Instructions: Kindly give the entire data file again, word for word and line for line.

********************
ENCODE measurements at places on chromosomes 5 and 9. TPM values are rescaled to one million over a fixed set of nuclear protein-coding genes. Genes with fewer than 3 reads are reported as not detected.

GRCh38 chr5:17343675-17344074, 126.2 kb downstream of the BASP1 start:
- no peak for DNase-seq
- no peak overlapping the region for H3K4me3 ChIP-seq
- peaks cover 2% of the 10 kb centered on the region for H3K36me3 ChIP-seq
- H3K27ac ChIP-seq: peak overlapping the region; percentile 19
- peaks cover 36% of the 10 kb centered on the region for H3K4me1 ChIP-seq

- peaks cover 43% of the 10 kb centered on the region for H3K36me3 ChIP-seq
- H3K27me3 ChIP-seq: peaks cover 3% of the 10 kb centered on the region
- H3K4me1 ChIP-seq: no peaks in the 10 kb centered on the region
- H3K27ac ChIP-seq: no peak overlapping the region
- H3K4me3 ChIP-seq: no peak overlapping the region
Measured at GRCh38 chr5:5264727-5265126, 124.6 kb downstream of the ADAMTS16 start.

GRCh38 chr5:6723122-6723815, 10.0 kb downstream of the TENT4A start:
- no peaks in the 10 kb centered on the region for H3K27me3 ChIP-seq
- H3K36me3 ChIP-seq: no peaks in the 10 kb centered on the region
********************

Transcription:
ENCODE measurements at places on chromosomes 5 and 9. TPM values are rescaled to one million over a fixed set of nuclear protein-coding genes. Genes with fewer than 3 reads are reported as not detected.

GRCh38 chr5:17343675-17344074, 126.2 kb downstream of the BASP1 start:
- no peak for DNase-seq
- no peak overlapping the region for H3K4me3 ChIP-seq
- peaks cover 2% of the 10 kb centered on the region for H3K36me3 ChIP-seq
- H3K27ac ChIP-seq: peak overlapping the region; percentile 19
- peaks cover 36% of the 10 kb centered on the region for H3K4me1 ChIP-seq

- peaks cover 43% of the 10 kb centered on the region for H3K36me3 ChIP-seq
- H3K27me3 ChIP-seq: peaks cover 3% of the 10 kb centered on the region
- H3K4me1 ChIP-seq: no peaks in the 10 kb centered on the region
- H3K27ac ChIP-seq: no peak overlapping the region
- H3K4me3 ChIP-seq: no peak overlapping the region
Measured at GRCh38 chr5:5264727-5265126, 124.6 kb downstream of the ADAMTS16 start.

GRCh38 chr5:6723122-6723815, 10.0 kb downstream of the TENT4A start:
- no peaks in the 10 kb centered on the region for H3K27me3 ChIP-seq
- H3K36me3 ChIP-seq: no peaks in the 10 kb centered on the region